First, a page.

Rising Artists: Meet Saba Abraha, One of D.C.’s Most Promising New Acts
Interview by Jordan Snowden
Like many kids fresh out of high school, Silver Spring resident Saba Abraha had a tough time transitioning into college. She turned to music to ease her frustrations, singing for her classmates after college beer pong tournaments. Eventually her peers took notice of her singing ability, with one classmate offering Abraha time in the studio. Before even completing her session, Abraha’s future plans finally came into fruition. She forged ahead with her music career and a few years later delivered her impressive debut EP, How Things Fly.
How Things Fly is a culmination of two years’ worth of hard work from Abraha along with local producer Mikeyy. It’s a sonic diary of Abraha’s musical journey and everyday life experiences that are beautifully illustrated through this new record. Getting further into the creation process, I spoke with Abraha about How Things Fly and what lies ahead for the D.C. area’s most promising new artist.
What sparked your move from Ethiopia to the U.S.?
I’m Ethiopian (I was raised in Dakar, Senegal) but I was actually born in Alexandria, Virginia. When I was around seven or so my sister moved to the States for school. My mum was terrified of letting her live by herself so my family moved to the States for good.
How did you get your start in music?
Growing up, I would sing and do skits with my family for our parents’ anniversary and birthdays. I even had a little band with my little sister and a neighbor, which was honestly all lip synching to Britney Spears or some Kidz Bop records along with terrible dance moves. My initial sought out career was to be a journalist or an author.
After high school, college wasn’t really working out. Whilst on my constant state of being unsure of my life, I’d sing at parties after a few beer pong matches. In the same two weeks or so I had people telling me I should pursue music and was invited to a studio by one of them. Halfway into my first session, I knew that music was what I wanted to do for the rest of my life. I saw it as a sign and have yet to look back.
Where did the inspiration for your EP come from?
I draw inspiration from my everyday life experiences. Whether it be old friendships, being on the train, people watching; etc. To be quite frank, How Things Fly was not made with the mindset of forming an EP. It’s an assortment of records all produced by Mikeyy of 94sGold throughout the time span of two years. When I began making music with Mikeyy, I had been signing for a few months. I was not only learning about myself as a musician but the journey of finding our sound. We correlate flying with growing/blooming into the person you are meant to be, so it was only right we named our debut EP How Things Fly.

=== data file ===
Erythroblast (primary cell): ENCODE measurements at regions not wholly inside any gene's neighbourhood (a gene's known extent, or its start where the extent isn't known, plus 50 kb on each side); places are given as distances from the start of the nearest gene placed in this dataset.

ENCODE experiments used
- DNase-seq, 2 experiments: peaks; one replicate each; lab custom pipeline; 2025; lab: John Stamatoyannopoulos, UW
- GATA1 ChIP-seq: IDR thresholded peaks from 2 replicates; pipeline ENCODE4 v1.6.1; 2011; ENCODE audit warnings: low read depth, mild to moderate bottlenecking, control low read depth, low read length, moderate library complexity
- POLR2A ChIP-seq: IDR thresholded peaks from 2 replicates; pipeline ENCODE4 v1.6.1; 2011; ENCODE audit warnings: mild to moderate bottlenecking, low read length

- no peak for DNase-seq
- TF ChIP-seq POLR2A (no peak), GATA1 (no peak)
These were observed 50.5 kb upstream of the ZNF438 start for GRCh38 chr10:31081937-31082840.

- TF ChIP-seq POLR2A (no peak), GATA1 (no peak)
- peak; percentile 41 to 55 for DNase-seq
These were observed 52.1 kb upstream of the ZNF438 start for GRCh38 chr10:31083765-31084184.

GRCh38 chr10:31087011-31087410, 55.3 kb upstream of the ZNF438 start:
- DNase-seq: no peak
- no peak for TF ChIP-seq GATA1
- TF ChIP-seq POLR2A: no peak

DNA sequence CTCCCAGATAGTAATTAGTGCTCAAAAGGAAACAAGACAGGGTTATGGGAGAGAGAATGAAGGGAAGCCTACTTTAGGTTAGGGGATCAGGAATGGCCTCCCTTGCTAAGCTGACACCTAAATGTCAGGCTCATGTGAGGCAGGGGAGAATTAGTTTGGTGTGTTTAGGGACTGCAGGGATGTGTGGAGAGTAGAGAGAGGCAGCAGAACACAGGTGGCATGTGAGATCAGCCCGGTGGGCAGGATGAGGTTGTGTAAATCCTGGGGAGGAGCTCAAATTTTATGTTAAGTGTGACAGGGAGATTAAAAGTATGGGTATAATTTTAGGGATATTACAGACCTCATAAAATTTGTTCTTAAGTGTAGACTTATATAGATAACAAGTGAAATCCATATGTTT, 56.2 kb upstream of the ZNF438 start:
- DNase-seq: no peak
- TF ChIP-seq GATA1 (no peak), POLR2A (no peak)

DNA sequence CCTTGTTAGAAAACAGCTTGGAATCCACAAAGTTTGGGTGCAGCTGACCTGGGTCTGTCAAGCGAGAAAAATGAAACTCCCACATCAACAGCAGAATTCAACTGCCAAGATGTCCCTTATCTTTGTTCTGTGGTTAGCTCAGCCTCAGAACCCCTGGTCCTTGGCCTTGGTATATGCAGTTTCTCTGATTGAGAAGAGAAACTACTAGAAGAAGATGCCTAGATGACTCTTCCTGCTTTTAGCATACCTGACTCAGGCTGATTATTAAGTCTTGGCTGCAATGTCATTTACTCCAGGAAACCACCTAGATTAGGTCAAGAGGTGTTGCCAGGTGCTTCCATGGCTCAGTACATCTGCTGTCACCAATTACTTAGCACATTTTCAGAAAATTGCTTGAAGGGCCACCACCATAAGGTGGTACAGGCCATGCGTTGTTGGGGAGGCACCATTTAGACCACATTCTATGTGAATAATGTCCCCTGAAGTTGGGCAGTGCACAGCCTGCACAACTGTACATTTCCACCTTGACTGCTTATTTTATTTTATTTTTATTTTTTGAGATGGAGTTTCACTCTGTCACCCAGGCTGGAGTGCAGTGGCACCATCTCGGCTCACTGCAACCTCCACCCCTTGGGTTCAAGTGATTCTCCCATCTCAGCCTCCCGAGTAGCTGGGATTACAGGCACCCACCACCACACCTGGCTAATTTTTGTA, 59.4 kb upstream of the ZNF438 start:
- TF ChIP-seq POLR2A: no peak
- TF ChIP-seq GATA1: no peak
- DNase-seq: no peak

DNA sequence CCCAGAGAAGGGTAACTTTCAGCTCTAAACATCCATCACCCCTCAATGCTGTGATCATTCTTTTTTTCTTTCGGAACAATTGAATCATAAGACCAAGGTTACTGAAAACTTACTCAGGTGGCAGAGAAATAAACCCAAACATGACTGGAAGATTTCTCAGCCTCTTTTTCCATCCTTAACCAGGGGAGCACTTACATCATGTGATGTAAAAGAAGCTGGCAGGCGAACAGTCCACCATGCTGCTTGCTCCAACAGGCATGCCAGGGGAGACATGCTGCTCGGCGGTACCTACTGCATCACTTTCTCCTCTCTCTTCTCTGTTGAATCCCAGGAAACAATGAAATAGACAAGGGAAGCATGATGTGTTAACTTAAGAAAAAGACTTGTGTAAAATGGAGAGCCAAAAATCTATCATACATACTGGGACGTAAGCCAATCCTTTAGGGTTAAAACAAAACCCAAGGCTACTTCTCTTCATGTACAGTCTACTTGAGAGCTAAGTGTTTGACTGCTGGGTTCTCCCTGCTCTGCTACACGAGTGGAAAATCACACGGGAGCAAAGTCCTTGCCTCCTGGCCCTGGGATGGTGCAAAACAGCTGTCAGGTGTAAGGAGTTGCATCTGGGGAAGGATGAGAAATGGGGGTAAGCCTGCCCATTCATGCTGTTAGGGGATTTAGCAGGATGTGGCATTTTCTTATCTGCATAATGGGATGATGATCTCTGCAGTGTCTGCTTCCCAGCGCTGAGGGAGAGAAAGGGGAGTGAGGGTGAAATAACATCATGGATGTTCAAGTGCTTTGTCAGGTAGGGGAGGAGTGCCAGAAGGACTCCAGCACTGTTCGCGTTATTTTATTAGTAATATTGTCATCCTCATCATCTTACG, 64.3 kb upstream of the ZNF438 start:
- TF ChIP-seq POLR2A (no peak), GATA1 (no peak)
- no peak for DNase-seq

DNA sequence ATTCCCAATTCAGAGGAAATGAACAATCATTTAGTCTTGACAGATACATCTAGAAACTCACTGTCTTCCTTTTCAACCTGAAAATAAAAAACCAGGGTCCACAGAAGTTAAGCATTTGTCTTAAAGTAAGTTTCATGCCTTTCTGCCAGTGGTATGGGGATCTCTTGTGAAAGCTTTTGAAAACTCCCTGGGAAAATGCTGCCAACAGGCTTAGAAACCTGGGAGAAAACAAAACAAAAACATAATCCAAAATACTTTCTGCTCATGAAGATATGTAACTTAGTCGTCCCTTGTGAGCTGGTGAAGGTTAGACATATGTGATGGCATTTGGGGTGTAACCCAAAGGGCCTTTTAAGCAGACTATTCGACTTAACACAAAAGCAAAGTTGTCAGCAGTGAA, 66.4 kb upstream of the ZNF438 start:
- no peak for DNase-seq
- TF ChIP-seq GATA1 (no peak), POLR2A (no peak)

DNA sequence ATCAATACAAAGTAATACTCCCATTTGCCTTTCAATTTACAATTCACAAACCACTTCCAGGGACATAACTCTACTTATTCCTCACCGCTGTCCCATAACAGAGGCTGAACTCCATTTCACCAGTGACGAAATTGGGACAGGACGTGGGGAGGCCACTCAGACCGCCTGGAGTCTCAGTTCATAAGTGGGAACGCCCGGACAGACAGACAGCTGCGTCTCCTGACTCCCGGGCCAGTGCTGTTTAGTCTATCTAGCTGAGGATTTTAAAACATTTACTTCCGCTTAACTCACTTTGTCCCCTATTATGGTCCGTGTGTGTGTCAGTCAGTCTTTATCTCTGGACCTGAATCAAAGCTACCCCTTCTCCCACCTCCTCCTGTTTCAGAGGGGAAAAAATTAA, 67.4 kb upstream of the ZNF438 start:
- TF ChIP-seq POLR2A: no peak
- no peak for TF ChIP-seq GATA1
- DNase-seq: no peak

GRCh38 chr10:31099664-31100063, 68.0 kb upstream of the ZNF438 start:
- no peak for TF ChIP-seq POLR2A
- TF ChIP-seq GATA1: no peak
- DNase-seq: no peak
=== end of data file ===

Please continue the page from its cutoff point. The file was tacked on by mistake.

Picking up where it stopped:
What themes do your songs cover? How do you want listeners to feel when hearing How Things Fly?
How Things Fly covers a range of experiences. Being in love, falling out of love, seeing people for who they really are, losing yourself and finding a stronger person within at the end of it all. First and foremost when listening to How Things Fly I truly want the listener to understand we are all different and how important it is to respect others for their individuality. To not only see that it is inevitable and we are all so delicately intricate, but to realize that that’s what makes life beautiful. To spark someone to see that there will be ups and downs but you are unstoppable. That being said, don’t clip someone else’s wings because you don’t understand how they fly.
What song on your EP do you feel the most connected to? What is the story behind it?
“You Are Not My Friend” from How Things Fly is the record I am most connected to. It is the point in my life where I was in a constant state of grey. I had recently lost someone very dear to me, there were people that were bringing me down and I wasn’t content anymore with the simplistic things that once were my only forms of distractions. I had an euphoric moment of self-realization one night that not everyone you come across has your best interest at heart. Throughout the record I’m detailing not only what’s going on around me but speaking of the moment of self-realization.
It’s a self-reminder that I overcame the lowest part of my life thus far. To appreciate the people who love me unconditionally and, at the same time, let go of the ones that aren’t meant to be there; “to the highest bidder, you are not my friend.”
What was the most difficult part in the process of creating How Things Fly?
The most difficult part was not the creation but the actual release process. Finding the right platform for our sound as well as finding the right people to help our creations and visions come to life.
Is there anything about D.C. or the city’s music scene that inspires you as a musician?
Most definitely. I am constantly on the train, so a good portion of my day is people watching, looking at graffiti/witnessing graffiti being made. Majority of my writing is done either on the train or walking around U Street. The city is filled with art, strange alleyways and creative individuals.
Now that you’ve released your first EP, what’s your next move?
Now that How Things Fly is out, we are gearing up to serenade the world one show at a time.
Listen to How Things Fly here: